Q: Surely every O’Connor fan has heard her famous statement, “Anybody who has survived his childhood has enough information about life to last him the rest of his days.” How essential was it for you pull from the archives and to help correct the image of O’Connor’s childhood? You linger on her girlhood for longer than other biographies do.

A: It interests me how so much of her character and training seems so intact so early on. In the anecdotes from other children, it’s evident that her personality is so strong.

A lot of times in biographies, the childhood of a person doesn’t seem to have that much connection to the person we are interested in. It becomes a lot of genealogy. But she was just as comic and snarky and compelling when she was five as when she was older. You look back at her cartoons and the books she was writing about the characters in her own family, and she already was very productive in a singularly idiosyncratic way.

Plus, there are so many children in her work. There is almost a young adult quality — especially in the fact they are less about sex than about violence. It makes her girlhood interesting — rather than just a necessary part in the process of writing a biography.

Q: If O’Connor were breaking on the literary scene today, do you think her stories would be classified as young adult literature?

A: I think she would have much the same problem she had when she was alive. The original reviewers had a terrible time trying to figure out what to make of her. She wasn’t a best-selling author, and the reviewers often misunderstood her work. She’s similar to Frank O’Hara in that respect as well.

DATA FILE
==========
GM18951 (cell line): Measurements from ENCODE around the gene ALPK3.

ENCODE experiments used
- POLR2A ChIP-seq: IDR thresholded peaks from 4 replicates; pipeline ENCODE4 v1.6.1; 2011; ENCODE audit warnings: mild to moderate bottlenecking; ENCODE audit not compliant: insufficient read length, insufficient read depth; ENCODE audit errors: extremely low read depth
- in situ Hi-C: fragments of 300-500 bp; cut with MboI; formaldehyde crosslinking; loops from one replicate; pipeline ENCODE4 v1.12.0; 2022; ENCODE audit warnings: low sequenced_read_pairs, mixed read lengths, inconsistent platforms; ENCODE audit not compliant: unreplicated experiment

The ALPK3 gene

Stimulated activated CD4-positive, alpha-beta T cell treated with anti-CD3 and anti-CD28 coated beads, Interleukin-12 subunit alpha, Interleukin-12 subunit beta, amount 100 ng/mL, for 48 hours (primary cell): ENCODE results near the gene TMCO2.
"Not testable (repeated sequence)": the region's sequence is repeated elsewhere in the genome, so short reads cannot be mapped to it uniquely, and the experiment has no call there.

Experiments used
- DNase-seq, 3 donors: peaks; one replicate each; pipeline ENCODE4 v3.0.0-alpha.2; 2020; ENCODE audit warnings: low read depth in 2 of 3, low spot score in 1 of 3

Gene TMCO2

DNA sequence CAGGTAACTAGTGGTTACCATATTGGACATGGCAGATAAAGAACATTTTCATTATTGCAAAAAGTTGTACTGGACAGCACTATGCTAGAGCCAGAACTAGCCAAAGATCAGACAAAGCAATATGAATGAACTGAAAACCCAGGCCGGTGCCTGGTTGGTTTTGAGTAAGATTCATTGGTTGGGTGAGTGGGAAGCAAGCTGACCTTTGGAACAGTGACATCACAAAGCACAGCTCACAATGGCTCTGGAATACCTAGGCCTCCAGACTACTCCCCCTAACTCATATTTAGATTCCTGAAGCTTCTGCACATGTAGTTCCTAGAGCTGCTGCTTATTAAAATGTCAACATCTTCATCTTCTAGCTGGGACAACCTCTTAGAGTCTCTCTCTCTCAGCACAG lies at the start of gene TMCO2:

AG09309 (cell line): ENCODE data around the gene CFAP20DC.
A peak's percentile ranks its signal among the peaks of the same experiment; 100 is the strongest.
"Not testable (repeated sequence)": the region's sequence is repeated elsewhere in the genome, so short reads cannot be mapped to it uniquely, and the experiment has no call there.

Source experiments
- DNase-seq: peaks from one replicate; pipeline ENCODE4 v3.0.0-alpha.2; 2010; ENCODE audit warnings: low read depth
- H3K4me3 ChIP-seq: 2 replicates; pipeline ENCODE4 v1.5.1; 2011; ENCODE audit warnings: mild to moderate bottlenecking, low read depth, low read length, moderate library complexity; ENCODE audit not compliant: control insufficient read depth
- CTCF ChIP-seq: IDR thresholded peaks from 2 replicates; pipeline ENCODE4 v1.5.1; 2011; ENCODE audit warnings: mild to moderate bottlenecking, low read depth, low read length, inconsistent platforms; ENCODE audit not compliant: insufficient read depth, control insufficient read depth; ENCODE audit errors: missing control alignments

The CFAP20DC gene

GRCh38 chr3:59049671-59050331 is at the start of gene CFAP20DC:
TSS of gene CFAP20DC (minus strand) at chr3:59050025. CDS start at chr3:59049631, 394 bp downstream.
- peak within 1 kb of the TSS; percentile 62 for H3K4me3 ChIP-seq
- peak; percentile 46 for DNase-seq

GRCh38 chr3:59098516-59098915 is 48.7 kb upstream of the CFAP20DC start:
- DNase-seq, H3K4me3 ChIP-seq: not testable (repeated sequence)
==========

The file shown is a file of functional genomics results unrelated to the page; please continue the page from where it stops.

Many authors get celebrated in the publishing industry while they are still alive but then drop out of sight soon after. But she’s the opposite. She has endured and, over time, come across as the real thing. The writers and artists who are most difficult to package when they are producing often have the longest shelf life.

She had a sense of that and had a pretty extraordinary confidence in her own work.

Q: O’Connor is obviously queer — meaning that her sense of sexuality must have been something other than heteronormative — but how did her understanding of her own sexuality evolve throughout her too short adult life?

A: I had to accept at a certain point — and I wish others would come to accept it, too— that sex didn’t seem the driving force in her life. When I published my Frank O’Hara biography 20 years ago, people complained that there was too much sex, specifically too much gay sex. Now I have a biography in which there is no sex.

It’s important to remember that she had a sense of spirituality that meant something important to her and that she had lupus. Now, she was very good at making lemons out of lemonade, and after Erik Langkjaer, she probably figured a sexual relationship wasn’t in the cards for her. … When Betty Hester sent her a letter declaring her love for her, Flannery is completely nonplussed. She may be more sophisticated about sexuality than we realize, but she never talks about it.